TSX sets sights on derivatives market

By Kate McCaffery | March 31, 2005 | Last updated on March 31, 2005
2 min read

(March 31, 2005) The TSX plans to get back into derivatives, chief executive Richard Nesbitt announced in a speech on Thursday.

The exchange can’t get into the business until 2009 when its non-compete agreement runs out. The deal was signed in 1999 when the Montreal Exchange (ME) took over the derivatives trading business and transferred its stock trading to Toronto.

Nesbitt, in his first major speech as TSX chief executive, says derivatives are the fastest growing market in the world. “There are great new product possibilities and we really need to be there,” he told reporters at the presentation. “I’m not a politician, I didn’t get into politics. Montreal is doing a great job but we [Canada] only trade 27 cents in derivatives for every dollar in equities.”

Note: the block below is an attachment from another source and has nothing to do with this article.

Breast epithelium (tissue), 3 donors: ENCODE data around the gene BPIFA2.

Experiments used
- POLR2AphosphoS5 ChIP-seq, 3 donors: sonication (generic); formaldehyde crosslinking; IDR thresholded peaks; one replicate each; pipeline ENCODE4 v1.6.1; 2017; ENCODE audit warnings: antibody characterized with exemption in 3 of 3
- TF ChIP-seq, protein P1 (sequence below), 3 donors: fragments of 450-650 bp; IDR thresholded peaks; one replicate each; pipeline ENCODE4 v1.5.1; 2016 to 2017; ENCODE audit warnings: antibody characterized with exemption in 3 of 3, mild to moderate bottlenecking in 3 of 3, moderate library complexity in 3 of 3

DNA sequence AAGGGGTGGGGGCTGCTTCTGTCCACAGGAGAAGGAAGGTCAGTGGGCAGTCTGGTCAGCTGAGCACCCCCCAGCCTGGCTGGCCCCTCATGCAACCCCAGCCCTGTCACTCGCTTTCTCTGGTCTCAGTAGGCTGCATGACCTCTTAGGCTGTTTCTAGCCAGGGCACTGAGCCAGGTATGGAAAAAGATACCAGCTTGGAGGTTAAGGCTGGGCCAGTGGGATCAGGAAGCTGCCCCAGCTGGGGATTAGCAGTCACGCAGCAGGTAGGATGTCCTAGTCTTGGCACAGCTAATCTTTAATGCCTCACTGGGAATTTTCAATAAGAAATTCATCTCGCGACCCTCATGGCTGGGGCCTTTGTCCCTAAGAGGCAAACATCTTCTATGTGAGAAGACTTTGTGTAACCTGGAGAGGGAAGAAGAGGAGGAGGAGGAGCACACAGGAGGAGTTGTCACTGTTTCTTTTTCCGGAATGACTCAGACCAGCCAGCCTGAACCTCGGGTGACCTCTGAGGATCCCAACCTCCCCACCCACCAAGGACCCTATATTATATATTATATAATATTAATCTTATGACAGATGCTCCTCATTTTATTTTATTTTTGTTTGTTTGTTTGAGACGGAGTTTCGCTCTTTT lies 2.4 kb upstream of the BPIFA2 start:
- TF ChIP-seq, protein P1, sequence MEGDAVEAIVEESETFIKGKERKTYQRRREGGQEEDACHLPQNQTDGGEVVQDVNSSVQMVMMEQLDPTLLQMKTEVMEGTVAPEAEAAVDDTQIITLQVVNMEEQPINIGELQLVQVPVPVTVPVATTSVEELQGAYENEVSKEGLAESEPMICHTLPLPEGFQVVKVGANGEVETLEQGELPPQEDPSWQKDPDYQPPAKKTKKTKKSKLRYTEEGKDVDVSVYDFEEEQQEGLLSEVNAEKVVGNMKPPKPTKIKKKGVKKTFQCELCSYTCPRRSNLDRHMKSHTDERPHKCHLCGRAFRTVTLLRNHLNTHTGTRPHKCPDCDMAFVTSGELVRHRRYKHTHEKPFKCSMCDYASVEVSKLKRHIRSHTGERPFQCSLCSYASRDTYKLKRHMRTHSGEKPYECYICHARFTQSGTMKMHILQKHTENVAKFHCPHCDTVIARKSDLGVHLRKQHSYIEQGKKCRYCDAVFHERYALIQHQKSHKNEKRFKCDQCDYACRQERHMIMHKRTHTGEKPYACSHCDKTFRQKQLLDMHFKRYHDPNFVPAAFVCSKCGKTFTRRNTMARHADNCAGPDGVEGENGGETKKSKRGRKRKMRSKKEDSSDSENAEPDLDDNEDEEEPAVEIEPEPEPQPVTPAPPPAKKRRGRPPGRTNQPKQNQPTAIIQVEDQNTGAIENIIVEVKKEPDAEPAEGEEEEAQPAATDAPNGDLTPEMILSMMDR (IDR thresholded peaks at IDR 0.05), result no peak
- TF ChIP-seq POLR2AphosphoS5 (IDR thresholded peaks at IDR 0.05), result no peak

Relative to other countries trading in the options and stock futures space, Nesbitt says Canada is fifth-last among countries on a list compiled by the World Federation of Exchanges (WFE). “The average market in the WFE trades $1.55 in derivatives for every dollar in equities. Some trade more, like the Germans who trade $5.23 in derivatives for every dollar in equities, and some trade less.” He says the U.S. trades around $1.40 and Australia trades $1.20 worth of derivatives for every dollar in cash.

“The most successful global markets like Deutsche Boerse (Germany) and Euronext, its main European competitor, combine cash and derivatives trading under the same roof. There are compelling reasons for this,” he argues. “Customers in the cash and derivative markets are the same people. They want to be able to trade derivative and cash products side by side. That is what we intend to provide for them, once we are free to do so in 2009.”

At his presentation Nesbitt also discussed the group’s plans to attract more listings to Canada, sell more data products and move into other asset classes, namely the bond market, starting with the launch of the S&P/TSX Canadian Bond Index.

Filed by Kate McCaffery Advisor.ca, kate.mccaffery@advisor.rogers.com


Kate McCaffery